Members of the Church of Jesus Christ of Latter-day Saints grapple with the harshness of church teachings in these ironic but heartfelt stories.
Townsend’s (Lying for the Lord, 2015, etc.) latest collection features mostly Mormon characters, some devout and some questioning, whose faith is tested by crises great and small. A man whose niece is missing in a great tsunami wonders why local churchgoers seem indifferent to the catastrophe; a literature student is asked by a church leader to write Amazon reviews of anti-Mormon books—without reading them; and a teacher decides that cruelty is next to godliness, for her students and everyone else. In other tales, a couple’s marriage is threatened by church regulations; a woman is appalled when the death of her family in a car crash becomes grist for church moralizing; and a Girl Scout troop endures heat, bugs, and horror stories about anti-Mormon atrocities. In still other stories, a woman finds her bishop’s condemnation of her murdered son’s homosexuality to be strangely comforting; an ex-missionary who’s abandoned the church decides to apologize to all the converts he baptized; and a teenage girl wonders why divine prophecies about her future keep changing. Townsend’s tales are steeped in religious peculiarities—his characters shape their lives around rituals and process the world through the lens of Mormon doctrine, which invests ordinary family life with cosmic significance and even the tiniest vices, such as drinking coffee, with dire sinfulness. Some motifs repeat: the experience of young missionaries scrounging for converts is a favorite, as are iconic scenes of family get-togethers. The author treats Mormon idiosyncrasies with a mixture of fond bemusement and resentment; many stories are about how empty theodicy—theories of why God permits evil—can seem to suffering people. In his great theme of the eternal clash between liberal humanism and religious strictures, the latter usually come off as petty and callous. Still, Townsend is a wonderful writer with a wry but sympathetic eye for humans’ frailties and the ways in which religious belief both exacerbate and console them.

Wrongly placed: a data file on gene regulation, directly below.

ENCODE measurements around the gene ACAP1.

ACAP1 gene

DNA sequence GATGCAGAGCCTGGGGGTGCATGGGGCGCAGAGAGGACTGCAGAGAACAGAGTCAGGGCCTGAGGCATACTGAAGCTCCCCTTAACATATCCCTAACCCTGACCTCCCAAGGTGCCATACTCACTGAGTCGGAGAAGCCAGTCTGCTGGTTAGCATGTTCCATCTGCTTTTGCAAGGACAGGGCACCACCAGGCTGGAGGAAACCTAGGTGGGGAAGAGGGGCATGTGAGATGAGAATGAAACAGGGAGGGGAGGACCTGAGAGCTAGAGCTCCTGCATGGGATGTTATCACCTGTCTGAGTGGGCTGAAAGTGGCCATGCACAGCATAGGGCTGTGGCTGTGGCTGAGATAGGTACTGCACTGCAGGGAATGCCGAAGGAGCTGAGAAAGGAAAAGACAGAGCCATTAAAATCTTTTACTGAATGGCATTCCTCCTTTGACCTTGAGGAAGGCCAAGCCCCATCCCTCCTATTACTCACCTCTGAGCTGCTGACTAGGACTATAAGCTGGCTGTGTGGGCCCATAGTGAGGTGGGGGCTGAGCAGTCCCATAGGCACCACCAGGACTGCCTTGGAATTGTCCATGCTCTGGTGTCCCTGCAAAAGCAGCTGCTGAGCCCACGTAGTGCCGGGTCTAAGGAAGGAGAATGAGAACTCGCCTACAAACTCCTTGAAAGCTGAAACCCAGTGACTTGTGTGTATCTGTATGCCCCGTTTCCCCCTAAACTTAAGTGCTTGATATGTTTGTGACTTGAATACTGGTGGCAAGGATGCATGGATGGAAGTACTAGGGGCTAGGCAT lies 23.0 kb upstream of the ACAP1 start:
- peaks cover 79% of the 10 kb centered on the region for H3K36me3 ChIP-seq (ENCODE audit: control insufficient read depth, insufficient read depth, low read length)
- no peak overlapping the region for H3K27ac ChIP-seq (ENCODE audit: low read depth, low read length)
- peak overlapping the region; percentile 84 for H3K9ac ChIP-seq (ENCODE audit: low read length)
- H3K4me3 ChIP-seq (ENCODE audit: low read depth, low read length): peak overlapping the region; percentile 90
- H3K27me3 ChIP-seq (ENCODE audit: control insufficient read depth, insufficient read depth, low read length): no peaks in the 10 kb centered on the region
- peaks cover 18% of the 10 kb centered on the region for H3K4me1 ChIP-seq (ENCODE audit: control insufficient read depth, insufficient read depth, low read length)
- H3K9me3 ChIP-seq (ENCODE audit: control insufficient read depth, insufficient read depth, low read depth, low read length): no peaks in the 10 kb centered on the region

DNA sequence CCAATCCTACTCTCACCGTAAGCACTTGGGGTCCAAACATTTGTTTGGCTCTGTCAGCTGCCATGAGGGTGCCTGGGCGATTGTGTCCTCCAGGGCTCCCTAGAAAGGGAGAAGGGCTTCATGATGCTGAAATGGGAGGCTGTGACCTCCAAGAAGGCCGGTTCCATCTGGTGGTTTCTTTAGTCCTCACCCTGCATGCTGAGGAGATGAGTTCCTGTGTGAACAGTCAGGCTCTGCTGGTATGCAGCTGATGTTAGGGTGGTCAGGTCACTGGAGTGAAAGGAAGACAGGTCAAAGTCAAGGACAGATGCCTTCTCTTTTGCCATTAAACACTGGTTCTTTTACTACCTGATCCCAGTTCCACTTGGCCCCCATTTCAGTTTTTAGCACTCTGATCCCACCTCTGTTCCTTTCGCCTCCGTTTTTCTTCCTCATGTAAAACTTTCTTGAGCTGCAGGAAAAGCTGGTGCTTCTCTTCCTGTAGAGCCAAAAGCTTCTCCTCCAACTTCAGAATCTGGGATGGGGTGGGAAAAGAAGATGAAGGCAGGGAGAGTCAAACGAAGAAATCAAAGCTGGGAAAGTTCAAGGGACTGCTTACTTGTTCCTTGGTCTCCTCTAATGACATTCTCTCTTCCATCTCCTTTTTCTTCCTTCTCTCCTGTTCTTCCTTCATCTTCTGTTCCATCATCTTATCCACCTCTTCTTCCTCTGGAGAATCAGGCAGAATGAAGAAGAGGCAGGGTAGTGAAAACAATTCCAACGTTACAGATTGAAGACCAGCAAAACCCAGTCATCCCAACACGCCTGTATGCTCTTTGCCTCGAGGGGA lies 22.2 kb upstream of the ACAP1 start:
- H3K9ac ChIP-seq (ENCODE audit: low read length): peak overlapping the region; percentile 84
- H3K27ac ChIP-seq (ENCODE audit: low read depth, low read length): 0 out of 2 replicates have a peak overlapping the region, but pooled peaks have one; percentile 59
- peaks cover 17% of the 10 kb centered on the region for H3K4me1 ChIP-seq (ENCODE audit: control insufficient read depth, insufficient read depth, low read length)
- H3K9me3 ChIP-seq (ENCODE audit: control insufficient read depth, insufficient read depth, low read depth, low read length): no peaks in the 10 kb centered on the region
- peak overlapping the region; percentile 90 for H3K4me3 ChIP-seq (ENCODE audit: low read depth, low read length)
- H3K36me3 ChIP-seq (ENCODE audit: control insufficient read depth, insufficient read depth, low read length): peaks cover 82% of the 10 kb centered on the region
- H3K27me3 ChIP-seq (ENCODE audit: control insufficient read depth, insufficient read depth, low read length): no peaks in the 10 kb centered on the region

More vibrant parables about doubts and blasphemies that hide beneath a veneer of piety.